America's Charities Consolidated Annual Report - page 16

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In any previous year of the past eight or so, social
networks and media would certainly have dominated
much of the conversation. Discussions of user-
generated content, contests, video, Facebook and
Twitter tactics would have been the order of the day.
Yet in the foggy early morning of a Tyson’s Corner fall
Thursday, social media was secondary.
Why?
In my view, it’s about the ascendance of strategy over
tactics – the mark of maturity in any sector – and we’ve
seen this shift before. Twenty years ago this summer,
the Netscape IPO essentially brought the commercial
Web into being and companies, organizations,
governments and individuals began to migrate their
lives to the Internet. It was all trial and error – tactics
and uploading. There was a real estate race on: if
you didn’t have a Web site, you didn’t exist. And then
the question shifted to “how do we use the Web for
business or changing the world.” That spawned even
greater bouts of trial and error, and more tactics (some
of which worked).
And, of course, the Web itself changed. By the time
the race had simmered down, and enterprises could
consider the strategic big picture, the digital world
was already shifting to a new model – one that valued
networks. And that model required a new question:
what does “engagement” really mean?
Sitting with a nice group of super-charged corporate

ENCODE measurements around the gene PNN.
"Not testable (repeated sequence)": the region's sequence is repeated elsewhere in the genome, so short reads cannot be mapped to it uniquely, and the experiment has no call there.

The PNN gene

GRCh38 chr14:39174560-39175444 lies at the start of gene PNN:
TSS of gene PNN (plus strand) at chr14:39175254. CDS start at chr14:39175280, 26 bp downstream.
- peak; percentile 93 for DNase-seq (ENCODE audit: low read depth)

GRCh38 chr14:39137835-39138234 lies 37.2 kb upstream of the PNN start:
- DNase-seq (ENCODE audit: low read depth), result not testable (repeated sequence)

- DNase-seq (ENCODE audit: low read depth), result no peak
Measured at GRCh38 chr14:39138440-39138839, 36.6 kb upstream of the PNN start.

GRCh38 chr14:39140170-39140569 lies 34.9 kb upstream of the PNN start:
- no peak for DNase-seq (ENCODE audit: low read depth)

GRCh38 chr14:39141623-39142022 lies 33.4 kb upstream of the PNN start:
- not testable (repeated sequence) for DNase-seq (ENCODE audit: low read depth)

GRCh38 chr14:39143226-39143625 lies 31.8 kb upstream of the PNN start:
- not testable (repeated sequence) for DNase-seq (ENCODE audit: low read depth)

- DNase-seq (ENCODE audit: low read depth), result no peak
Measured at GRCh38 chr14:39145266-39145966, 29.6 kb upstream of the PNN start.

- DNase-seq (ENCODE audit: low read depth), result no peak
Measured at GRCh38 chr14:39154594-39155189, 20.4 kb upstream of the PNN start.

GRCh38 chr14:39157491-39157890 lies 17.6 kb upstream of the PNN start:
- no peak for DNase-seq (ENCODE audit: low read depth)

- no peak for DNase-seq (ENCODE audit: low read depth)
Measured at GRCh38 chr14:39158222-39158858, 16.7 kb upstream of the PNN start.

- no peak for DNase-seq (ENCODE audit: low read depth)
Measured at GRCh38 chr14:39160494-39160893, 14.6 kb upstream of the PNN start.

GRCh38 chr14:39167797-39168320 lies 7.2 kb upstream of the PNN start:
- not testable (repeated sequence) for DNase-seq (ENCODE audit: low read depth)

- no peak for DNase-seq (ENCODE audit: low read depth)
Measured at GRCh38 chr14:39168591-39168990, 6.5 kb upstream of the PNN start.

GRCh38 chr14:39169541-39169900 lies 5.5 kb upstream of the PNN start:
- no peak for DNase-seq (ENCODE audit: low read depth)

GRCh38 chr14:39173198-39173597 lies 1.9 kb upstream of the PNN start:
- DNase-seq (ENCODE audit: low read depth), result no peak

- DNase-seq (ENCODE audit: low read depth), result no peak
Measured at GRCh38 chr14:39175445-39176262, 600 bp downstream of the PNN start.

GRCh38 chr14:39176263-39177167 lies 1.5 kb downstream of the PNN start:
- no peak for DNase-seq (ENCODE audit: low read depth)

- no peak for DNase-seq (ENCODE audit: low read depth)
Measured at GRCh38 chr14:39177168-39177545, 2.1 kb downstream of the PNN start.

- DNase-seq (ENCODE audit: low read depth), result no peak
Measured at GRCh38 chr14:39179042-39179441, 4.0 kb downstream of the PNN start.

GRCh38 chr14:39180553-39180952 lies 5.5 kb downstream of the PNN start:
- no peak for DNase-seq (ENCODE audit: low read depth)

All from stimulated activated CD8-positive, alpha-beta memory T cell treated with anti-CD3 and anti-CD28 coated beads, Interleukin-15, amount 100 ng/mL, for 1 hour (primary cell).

community involvement folks, it seemed like our group
of experts at the front of the room was as comfortable
talking strategy as they might have been at any time
since social media began its sweeping rise.
“Unquestionably, the existence of
vast instantly connected networks
– and a younger workforce entirely
comfortable with both huge amounts
of data and those connections – has
been responsible for that shift, in many
ways.”
As Steve Greenhalgh pointed out, the value in telling
authentic stories that convey the real mission of
nonprofits and causes – and mixing both data and the
emotional side – has never been more important. That
point was echoed by Debra Snider, whose organization
provides one of the largest databases of nonprofit and
cause information – and yet it still is looking for better
ways to use that data, and tell better stories. And Emily
Simone emphasized just how important authenticity
is for a company like Lockheed, which listened to
employees about the causes they’d like to support and
then got involved. The days of “writing a check and
walking away are over,” she said.
I’ve been thinking about the shifting ethic of corporate
giving – its evolution in about 15 years from “corporate
philanthropy” to “corporate community involvement”
and “corporate social responsibility.” Unquestionably,
the existence of vast instantly connected networks –
and a younger workforce entirely comfortable with both
huge amounts of data and those connections – has
been responsible for that shift, in many ways.
I think the America’s Charities report does an excellent
job of providing an overview of that shift. Corporate
giving programs are changing; the shift toward
signature programs aligned with both the CEO’s vision
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